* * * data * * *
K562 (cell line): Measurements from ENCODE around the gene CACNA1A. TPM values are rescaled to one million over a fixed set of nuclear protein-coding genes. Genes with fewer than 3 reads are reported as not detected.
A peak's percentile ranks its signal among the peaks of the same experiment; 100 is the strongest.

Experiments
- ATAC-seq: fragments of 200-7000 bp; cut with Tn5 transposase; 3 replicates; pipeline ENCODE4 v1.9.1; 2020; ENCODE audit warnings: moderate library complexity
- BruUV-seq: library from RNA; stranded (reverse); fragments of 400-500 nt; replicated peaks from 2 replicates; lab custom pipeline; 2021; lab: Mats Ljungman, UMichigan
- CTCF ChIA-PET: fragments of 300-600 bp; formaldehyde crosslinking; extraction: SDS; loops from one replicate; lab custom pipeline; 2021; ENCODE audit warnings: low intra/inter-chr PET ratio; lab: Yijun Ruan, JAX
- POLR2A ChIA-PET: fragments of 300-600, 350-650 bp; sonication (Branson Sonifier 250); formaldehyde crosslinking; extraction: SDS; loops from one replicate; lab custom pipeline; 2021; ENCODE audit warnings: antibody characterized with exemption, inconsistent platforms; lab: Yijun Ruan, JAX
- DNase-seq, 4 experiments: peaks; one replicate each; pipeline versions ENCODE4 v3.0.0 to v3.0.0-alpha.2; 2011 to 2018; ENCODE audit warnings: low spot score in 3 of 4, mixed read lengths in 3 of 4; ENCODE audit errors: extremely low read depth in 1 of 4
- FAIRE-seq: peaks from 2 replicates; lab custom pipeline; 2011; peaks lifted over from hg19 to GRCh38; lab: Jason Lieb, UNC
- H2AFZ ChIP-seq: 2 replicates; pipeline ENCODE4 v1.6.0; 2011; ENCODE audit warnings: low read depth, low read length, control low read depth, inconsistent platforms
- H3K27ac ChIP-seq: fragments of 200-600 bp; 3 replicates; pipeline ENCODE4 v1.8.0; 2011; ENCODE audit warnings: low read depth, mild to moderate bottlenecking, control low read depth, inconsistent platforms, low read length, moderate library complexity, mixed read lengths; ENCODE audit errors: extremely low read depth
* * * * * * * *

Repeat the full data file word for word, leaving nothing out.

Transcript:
K562 (cell line): Measurements from ENCODE around the gene CACNA1A. TPM values are rescaled to one million over a fixed set of nuclear protein-coding genes. Genes with fewer than 3 reads are reported as not detected.
A peak's percentile ranks its signal among the peaks of the same experiment; 100 is the strongest.

Experiments
- ATAC-seq: fragments of 200-7000 bp; cut with Tn5 transposase; 3 replicates; pipeline ENCODE4 v1.9.1; 2020; ENCODE audit warnings: moderate library complexity
- BruUV-seq: library from RNA; stranded (reverse); fragments of 400-500 nt; replicated peaks from 2 replicates; lab custom pipeline; 2021; lab: Mats Ljungman, UMichigan
- CTCF ChIA-PET: fragments of 300-600 bp; formaldehyde crosslinking; extraction: SDS; loops from one replicate; lab custom pipeline; 2021; ENCODE audit warnings: low intra/inter-chr PET ratio; lab: Yijun Ruan, JAX
- POLR2A ChIA-PET: fragments of 300-600, 350-650 bp; sonication (Branson Sonifier 250); formaldehyde crosslinking; extraction: SDS; loops from one replicate; lab custom pipeline; 2021; ENCODE audit warnings: antibody characterized with exemption, inconsistent platforms; lab: Yijun Ruan, JAX
- DNase-seq, 4 experiments: peaks; one replicate each; pipeline versions ENCODE4 v3.0.0 to v3.0.0-alpha.2; 2011 to 2018; ENCODE audit warnings: low spot score in 3 of 4, mixed read lengths in 3 of 4; ENCODE audit errors: extremely low read depth in 1 of 4
- FAIRE-seq: peaks from 2 replicates; lab custom pipeline; 2011; peaks lifted over from hg19 to GRCh38; lab: Jason Lieb, UNC
- H2AFZ ChIP-seq: 2 replicates; pipeline ENCODE4 v1.6.0; 2011; ENCODE audit warnings: low read depth, low read length, control low read depth, inconsistent platforms
- H3K27ac ChIP-seq: fragments of 200-600 bp; 3 replicates; pipeline ENCODE4 v1.8.0; 2011; ENCODE audit warnings: low read depth, mild to moderate bottlenecking, control low read depth, inconsistent platforms, low read length, moderate library complexity, mixed read lengths; ENCODE audit errors: extremely low read depth